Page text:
09 Apr 2021
By Mark Richards,
Ofsted published a briefing paper in December 2020 on special educational needs and disabilities provision, after gathering evidence from leaders and practitioners in education, health and social care. The interim visits, carried out during the autumn term, were used to gather information about how the education and physical and emotional health of children have been supported during the pandemic.
The findings of the briefing paper laid bare some particularly concerning issues. Firstly, it was found that SEND pupils were less likely to be attending school than their peers. Although this disparity is nothing new, additional barriers to attendance have been experienced by some young people with SEND because of the pandemic. Factors include anxieties felt by parents/carers and the young people themselves, problems accessing transport to and from school, and medical conditions meaning that they were required to shield.
A really worrying issue is the increased levels of abuse and neglect that some children may have been exposed to during such a prolonged absence from school. The problem is that when children are away from education, the dedicated practitioners who are trained to look for the tell-tale signs of abuse are not in regular contact with the young people, and unable to detect issues. With children out of sight, some have been experiencing domestic and emotional abuse and neglect.
Problems with curriculum access
It was also found that even when SEND pupils were attending their educational settings as normal, most were unable to access a full curriculum. This is not a criticism of schools, but the need for part-time timetables, the expected focus on core subjects, and the fact that it is more difficult to follow coronavirus guidance in certain subjects have all led to curriculum access issues. Of course, the major worry here is that some children with SEND could be missing out on essential learning that prepares them for adult life.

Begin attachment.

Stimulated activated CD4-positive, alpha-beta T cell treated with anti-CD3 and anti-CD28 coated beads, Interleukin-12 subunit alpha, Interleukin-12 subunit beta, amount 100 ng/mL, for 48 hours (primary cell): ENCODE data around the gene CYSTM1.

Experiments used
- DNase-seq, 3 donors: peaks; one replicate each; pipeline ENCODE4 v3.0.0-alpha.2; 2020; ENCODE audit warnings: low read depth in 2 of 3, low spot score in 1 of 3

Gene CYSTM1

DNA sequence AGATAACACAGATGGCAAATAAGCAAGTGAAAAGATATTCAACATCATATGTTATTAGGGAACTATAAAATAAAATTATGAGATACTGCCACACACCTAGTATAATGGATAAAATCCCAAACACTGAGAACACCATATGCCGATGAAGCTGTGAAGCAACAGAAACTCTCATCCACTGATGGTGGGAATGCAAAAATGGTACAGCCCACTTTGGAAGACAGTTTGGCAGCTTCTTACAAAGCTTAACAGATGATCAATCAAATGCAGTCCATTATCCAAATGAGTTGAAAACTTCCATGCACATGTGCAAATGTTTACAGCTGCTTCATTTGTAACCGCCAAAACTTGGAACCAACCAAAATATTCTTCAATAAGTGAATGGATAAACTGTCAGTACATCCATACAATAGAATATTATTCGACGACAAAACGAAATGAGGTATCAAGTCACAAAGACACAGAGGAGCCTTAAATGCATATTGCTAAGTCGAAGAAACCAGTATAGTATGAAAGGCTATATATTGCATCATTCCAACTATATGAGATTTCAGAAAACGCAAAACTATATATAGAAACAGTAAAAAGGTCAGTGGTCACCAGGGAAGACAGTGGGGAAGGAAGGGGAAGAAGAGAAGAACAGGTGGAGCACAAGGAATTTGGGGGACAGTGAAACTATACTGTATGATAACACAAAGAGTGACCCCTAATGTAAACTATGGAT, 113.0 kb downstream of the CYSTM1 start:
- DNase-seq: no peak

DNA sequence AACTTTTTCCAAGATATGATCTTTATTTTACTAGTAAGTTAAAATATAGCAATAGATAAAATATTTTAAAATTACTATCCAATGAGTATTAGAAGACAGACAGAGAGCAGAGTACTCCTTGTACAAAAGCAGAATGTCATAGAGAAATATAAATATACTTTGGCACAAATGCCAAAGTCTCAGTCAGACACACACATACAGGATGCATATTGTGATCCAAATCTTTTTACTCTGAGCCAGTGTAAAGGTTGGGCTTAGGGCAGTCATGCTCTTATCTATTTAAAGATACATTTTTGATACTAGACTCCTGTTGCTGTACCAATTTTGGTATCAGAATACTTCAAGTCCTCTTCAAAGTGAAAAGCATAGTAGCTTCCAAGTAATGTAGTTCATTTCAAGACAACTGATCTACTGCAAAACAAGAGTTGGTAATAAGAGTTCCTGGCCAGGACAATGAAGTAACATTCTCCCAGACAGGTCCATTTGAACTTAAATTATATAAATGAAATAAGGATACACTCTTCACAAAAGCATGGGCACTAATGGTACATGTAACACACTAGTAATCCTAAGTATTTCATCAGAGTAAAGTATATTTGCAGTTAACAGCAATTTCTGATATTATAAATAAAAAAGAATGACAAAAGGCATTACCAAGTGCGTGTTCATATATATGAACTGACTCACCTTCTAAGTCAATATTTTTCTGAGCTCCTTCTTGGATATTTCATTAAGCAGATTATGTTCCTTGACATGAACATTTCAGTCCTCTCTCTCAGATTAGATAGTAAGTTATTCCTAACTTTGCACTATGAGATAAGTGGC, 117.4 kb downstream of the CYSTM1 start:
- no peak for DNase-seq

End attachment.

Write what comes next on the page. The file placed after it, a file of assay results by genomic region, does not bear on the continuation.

In addition, it would appear that many practitioners working with young people with SEND have struggled personally and professionally with the pandemic. Many have gone above and beyond to support young people, but sometimes this may have been to the detriment of their own health and well-being.
In most mainstream schools, the attendance picture was described as being erratic, with some schools arranging part-time schedules to support pupils’ transition back to school, or to allay the anxieties of parents and carers. Many schools also reported some pupils with SEND had been experiencing difficulties getting used to with new routines and settling back to being with other pupils. Others had found being taught in bubbles difficult, and many young people with SEND were suffering with general anxiety issues.
It is clear that all education settings working with children and young people with SEND have tried admirably to maintain the level of care and support given to pupils with special educational needs. However, one thing that has become crystal clear from the pandemic is that is the most vulnerable in society who have been impacted the most. In educational settings, some of our most vulnerable are children and young people with SEND.
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